The Rescue (1971)

The Rescue-1971The Rescue [血酒天牢] (1971)

Starring Lo Lieh, Shih Szu, Goo Man-Chung, Fang Mian, Ling Ling, Bolo Yeung, Chan Shen, Gam Kei-Chu, Hung Sing-Chung, Yau Ming, Tang Ti, Lee Wan-Chung, Chen Feng-Chen

Directed by Shen Chiang

Expectations: Moderate, but hopeful.

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In 1279 AD, the Mongols invaded China and formed the Yuan Dynasty. Minister Wen Tien Hsiang led his army to resist, but was captured and imprisoned. The Emperor of Yuan asked him to surrender, but he refused and was finally sentenced. While he was in jail, he wrote a “Song of Uprightness” to show his loyalty and this song later inspired the Chinese people to rise up against any foreign invaders.

This picture tells the story of how some patriots fought desperately to get the song out of the dungeons…

So begins The Rescue, and if that isn’t a humdinger of a setup I don’t know what is. But in a lot of ways, The Rescue is the definition of a minor Shaw Brothers film: it’s short (79½ minutes), it’s fun, but it’s not exceptionally great. Don’t let that stop you, though, as The Rescue has a lot of entertainment under its hood. I don’t think any martial arts fan can argue with a movie that features Bolo Yeung ripping a prison cell door off of the wall and using it as a weapon to defend himself and kill multiple attackers.

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Six Assassins (1971)

SixAssassins+1971-1-bSix Assassins [六刺客] (1971)

Starring Ling Yun, Ha Faan, James Nam Gung-Fan, Go Ming, Lily Li Li-Li, Siu Wa, Tong Tin-Hei, Chai No, Cheung Ging-Boh, Yau Lung, Yun Il-Bong, Chan Shen, Hung Sing-Chung, Suen Lam, Chen Feng-Chen, Fang Mian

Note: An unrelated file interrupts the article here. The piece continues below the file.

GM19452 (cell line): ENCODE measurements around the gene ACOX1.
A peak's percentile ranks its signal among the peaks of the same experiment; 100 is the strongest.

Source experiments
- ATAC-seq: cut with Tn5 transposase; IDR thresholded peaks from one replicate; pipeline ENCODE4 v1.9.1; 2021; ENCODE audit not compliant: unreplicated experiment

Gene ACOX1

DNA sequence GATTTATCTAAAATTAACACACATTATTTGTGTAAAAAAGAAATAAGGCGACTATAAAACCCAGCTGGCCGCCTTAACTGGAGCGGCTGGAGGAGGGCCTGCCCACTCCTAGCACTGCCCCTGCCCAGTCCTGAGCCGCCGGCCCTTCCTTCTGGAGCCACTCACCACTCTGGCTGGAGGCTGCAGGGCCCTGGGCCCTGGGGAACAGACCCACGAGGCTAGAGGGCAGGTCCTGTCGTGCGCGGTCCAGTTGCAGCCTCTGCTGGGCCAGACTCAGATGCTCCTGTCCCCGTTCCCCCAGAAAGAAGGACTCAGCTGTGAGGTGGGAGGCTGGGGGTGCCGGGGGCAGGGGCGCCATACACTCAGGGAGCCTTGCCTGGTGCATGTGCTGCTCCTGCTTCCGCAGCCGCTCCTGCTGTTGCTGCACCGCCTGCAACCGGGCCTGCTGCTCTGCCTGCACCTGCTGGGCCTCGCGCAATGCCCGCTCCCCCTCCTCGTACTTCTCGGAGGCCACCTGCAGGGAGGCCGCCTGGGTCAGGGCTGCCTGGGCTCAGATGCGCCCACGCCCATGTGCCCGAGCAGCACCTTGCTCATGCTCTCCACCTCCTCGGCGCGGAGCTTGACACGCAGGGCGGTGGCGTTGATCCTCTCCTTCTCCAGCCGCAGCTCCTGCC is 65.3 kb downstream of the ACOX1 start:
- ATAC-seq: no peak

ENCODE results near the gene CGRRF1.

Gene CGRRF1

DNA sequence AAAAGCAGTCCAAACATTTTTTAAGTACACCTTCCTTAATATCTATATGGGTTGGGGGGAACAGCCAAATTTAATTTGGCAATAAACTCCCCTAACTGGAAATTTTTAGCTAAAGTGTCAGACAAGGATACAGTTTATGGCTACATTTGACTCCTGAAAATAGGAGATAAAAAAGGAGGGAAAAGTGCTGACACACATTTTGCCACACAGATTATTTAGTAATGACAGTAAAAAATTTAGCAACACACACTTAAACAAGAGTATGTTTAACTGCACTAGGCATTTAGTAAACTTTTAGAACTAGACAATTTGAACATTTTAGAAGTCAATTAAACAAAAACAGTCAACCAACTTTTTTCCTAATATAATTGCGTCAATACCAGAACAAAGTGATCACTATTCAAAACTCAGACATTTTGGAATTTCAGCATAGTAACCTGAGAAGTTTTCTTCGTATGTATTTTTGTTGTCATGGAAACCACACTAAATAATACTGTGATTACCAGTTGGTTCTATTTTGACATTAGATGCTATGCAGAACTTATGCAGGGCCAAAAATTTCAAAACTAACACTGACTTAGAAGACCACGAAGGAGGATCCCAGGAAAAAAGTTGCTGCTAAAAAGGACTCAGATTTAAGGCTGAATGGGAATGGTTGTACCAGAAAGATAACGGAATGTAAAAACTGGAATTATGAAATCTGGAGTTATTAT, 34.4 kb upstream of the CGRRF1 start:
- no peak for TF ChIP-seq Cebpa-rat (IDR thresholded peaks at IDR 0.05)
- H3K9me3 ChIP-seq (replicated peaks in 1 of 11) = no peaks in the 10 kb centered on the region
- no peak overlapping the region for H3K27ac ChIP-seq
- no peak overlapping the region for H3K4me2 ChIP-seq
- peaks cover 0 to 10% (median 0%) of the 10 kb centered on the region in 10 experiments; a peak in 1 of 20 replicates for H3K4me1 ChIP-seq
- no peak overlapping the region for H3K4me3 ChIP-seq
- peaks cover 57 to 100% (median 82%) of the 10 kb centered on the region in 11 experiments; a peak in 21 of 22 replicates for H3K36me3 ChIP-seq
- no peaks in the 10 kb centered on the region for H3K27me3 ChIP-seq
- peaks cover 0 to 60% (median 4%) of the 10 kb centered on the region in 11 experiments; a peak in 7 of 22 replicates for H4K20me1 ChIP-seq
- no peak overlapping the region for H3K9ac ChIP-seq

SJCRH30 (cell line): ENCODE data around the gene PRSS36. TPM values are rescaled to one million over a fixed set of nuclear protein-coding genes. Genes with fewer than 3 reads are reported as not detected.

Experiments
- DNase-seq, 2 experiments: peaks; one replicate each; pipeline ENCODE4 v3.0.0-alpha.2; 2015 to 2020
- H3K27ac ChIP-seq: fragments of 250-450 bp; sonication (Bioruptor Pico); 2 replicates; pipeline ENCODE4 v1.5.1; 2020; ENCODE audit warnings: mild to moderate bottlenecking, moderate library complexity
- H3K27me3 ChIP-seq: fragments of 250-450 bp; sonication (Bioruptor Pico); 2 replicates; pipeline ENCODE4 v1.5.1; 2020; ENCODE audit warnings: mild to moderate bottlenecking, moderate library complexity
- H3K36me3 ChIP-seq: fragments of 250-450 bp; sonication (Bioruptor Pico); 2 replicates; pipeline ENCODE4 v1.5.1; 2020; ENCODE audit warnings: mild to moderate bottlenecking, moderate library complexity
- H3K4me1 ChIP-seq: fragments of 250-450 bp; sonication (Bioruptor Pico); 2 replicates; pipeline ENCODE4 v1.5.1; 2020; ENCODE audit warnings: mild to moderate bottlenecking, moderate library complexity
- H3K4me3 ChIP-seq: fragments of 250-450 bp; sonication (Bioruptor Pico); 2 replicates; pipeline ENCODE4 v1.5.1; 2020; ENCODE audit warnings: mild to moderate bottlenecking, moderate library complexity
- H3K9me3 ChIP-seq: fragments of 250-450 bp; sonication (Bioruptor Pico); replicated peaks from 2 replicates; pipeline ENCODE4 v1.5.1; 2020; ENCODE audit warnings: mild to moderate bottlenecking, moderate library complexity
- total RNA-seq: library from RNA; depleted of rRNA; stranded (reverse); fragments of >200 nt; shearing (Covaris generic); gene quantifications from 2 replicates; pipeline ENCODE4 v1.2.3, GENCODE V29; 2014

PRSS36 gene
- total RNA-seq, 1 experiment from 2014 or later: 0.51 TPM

Directed by Cheng Chang Ho

Expectations: Moderate. Cheng Chang Ho’s last movie was pretty fun.

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Before I start watching one of these Shaw films that I know nothing about, I will usually watch a few seconds here and there throughout the movie to give myself an idea of what I’m about to sit through. It might seem like an odd practice, but I’ve found that doing this allows me to get a handle on my expectations, allowing me to take in the film without the high hopes that the fun titles might inspire. For Six Assassins it worked beautifully, because when I did this I saw deep, saturated colors and a lot of grand sets and costumes. This instantly reminded me of the Shaw Brothers films from the 1960s, and my expectations for the film plummeted. So when I watched the movie and I found out that it was actually really fun and not like those movies at all, I was even more enthusiastic about watching it than I would’ve been normally.

Six Assassins takes a little while to get going, as it throws a lot of dense storytelling at you immediately after the opening credits. But it boils down to this: the emperor’s brother is a royal asshole. He kills the lord of a peaceful part of the country, hoping to annex the lands and thus control the people who live there. But those people don’t take too kindly to that, so they enlist the help of the famed swordsman Mu Jun-Jie (Ling Yun). Mu drafts a small group of assassins to help him in his goal, and thus the tale of Six Assassins takes its shape.

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